"He'll never come back, he'll never come back," she moaned to Susan. "I can just feel it in my bones that he won't."

"Shucks, a great, strong, healthy boy like John McGuire! Of course, he'll come back," retorted Susan. "Besides, likely the war'll be all over with 'fore he gets there, anyhow. An' as for feelin' it in your bones, Mis' McGuire, that's a very facetious doctrine, an' ain't no more to be depended upon than my flour sieve for an umbrella. They're gay receivers every time--bones are. Why, lan' sakes, Mis' McGuire, if all things happened that my bones told me was goin' to happen, there wouldn't none of us be livin' by now, nor the sun shinin', nor the moon moonin'. I found out, after awhile, how they didn't happen half the time, an' I wrote a poem on it, like this:

     Trust 'em not, them fickle bones,
     Always talkin' moans an' groans.
     Jest as if inside of you,
     Lived a thing could tell you true,
     Whether it was goin' to rain,
     Whether you would have a pain,
     Whether him or you would beat,
     Whether you'd have 'nuf to eat!
     Bones was give to hold us straight,
     Not to tell us 'bout our Fate."

"Yes, yes, I s'pose so," sighed Mrs. McGuire. "But when I think of John, my John, lyin' there so cold an' still--"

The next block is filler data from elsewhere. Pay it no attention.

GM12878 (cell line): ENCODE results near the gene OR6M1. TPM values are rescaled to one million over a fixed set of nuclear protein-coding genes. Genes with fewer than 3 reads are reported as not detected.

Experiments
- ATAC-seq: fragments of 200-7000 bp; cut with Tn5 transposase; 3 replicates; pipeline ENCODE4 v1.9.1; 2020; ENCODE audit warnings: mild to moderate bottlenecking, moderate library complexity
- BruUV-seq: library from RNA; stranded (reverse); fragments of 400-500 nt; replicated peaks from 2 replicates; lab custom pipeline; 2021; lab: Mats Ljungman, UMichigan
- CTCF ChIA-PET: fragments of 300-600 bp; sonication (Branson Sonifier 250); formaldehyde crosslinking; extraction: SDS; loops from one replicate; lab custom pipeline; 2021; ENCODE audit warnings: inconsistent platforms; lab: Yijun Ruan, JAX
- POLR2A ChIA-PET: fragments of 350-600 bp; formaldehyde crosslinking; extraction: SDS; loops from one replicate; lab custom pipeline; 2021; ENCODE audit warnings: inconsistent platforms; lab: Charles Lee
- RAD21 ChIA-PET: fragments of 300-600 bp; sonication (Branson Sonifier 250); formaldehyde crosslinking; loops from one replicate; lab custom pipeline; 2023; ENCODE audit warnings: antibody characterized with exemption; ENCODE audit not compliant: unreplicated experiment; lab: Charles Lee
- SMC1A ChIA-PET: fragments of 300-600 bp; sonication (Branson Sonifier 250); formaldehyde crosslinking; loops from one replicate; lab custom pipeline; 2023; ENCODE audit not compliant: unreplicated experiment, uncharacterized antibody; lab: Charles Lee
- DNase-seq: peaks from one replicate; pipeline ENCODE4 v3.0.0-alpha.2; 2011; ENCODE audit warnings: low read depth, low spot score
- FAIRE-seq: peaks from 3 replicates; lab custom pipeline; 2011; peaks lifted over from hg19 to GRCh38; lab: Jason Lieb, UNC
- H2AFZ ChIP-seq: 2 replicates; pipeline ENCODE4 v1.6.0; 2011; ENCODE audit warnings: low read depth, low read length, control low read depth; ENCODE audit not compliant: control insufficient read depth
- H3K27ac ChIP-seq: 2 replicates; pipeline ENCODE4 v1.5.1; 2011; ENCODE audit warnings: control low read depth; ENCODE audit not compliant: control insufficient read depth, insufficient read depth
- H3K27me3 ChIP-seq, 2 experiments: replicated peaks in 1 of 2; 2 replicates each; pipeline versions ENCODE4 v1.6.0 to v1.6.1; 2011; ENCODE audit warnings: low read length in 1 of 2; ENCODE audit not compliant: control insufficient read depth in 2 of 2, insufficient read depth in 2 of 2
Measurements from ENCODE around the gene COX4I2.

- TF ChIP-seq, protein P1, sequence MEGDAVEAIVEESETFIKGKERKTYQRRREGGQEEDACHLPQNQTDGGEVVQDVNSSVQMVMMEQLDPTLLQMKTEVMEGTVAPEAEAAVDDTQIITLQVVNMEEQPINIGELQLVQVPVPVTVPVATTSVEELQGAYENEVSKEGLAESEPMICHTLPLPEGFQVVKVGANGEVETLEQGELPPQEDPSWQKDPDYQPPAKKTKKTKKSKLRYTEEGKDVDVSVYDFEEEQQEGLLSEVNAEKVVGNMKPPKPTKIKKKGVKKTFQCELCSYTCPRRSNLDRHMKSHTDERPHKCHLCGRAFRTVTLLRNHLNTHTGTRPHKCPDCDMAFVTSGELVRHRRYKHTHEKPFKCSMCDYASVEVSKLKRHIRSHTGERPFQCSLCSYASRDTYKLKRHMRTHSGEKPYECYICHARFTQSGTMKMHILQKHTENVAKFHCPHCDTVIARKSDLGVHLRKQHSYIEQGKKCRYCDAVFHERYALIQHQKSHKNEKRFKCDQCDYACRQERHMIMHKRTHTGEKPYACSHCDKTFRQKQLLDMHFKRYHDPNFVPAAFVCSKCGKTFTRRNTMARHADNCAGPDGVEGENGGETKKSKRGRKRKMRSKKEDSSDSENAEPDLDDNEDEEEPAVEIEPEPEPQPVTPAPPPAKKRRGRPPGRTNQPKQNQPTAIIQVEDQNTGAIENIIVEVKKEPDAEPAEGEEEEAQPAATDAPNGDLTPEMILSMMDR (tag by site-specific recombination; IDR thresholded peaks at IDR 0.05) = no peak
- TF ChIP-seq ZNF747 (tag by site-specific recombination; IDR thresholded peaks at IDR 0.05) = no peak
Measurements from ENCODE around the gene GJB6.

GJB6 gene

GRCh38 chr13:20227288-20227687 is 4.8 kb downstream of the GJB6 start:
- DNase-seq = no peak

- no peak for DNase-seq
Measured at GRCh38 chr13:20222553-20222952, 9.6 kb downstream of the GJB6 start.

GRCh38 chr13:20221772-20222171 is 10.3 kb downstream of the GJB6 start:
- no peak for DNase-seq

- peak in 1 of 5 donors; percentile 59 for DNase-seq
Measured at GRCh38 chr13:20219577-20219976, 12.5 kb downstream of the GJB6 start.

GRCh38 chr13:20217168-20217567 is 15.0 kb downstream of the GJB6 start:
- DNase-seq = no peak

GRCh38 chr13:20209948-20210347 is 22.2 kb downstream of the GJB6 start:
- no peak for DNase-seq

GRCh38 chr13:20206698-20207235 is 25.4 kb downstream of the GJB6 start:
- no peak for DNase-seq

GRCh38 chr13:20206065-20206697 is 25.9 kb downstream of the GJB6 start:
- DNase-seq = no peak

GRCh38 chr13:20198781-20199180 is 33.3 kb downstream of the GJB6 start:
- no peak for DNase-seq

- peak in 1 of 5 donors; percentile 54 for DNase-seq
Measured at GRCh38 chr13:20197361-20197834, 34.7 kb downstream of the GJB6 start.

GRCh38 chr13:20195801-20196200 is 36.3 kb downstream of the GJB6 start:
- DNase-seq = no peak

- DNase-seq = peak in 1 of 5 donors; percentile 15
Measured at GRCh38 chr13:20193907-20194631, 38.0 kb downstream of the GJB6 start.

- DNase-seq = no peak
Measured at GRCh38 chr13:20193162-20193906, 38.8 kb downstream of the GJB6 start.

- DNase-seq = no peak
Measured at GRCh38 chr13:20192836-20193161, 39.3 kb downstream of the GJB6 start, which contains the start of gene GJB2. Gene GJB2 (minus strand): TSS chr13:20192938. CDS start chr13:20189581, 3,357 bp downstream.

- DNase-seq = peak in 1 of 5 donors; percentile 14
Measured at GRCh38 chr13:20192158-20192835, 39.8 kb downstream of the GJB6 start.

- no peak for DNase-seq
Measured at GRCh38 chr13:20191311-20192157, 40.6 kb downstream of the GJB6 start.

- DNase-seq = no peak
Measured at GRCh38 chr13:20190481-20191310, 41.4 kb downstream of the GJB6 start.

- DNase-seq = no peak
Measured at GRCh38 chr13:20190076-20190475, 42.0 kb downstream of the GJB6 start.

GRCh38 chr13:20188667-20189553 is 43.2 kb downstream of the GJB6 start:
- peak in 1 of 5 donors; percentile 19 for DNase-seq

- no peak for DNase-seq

"Well, he ain't lyin' there yet," cut in Susan impatiently. "Time enough to hunt bears when you see their tracks. Mis' McGuire, can't you see that worryin' don't do no good? You'll have it all for nothin', if he don't get hurt; an' if he does, you'll have all this extra for nothin', anyway,--that you didn't need till the time came. Ever hear my poem on worryin'?"

Without waiting for a reply--Susan never asked such questions with a view to having them answered--she chanted this:

"Worry never climbed a hill,
 Worry never paid a bill,
 Worry never led a horse to water.
 Worry never cooked a meal,
 Worry never darned a heel,
 Worry never did a thing you'd think it oughter!"

"Yes, yes, I know, I know," sighed Mrs. McGuire again. "But John is so--well, you don't know my John. Nobody knows John as I do. He'd have made a big man if he'd lived--John would."

"'If he'd lived'!" repeated Susan severely. "Well, I never, Mis' McGuire, if you ain't talkin' already as if he was dead! You don't have to begin to write his obliquity notice yet, do you?"

"But he is dead," moaned Mrs. McGuire, catching at the one word in Susan's remark and paying no attention to the rest. "He's dead to everything he was goin' to do. He was ambitious,--my John was. He was always studyin' and readin' books nights an' Sundays an' holidays, when he didn't have to be in the store. He was takin' a course, you know."

"Yes, I know--one of them respondin' schools," nodded Susan. "John's a clever lad, he is, I'm free to confess."

Under the sunshine of Susan's appreciation Mrs. McGuire drew a step nearer.

"He was studyin' so he could 'mount to somethin'--John was," declared Mrs. McGuire. "He was goin' to be"--she paused and threw a hurried look over her shoulder--"he was keepin' it secret, but he won't mind my tellin' now. He was goin' to be a--writer some day, he hoped."

Susan's instantly alert attention was most flattering.

"Sho! You don't say! Poems?"

"I don't know." Mrs. McGuire drew back and spoke a little coldly. Now that the secret was out, Mrs. McGuire was troubled evidently with qualms of conscience. "He never said much. He didn't want it talked about."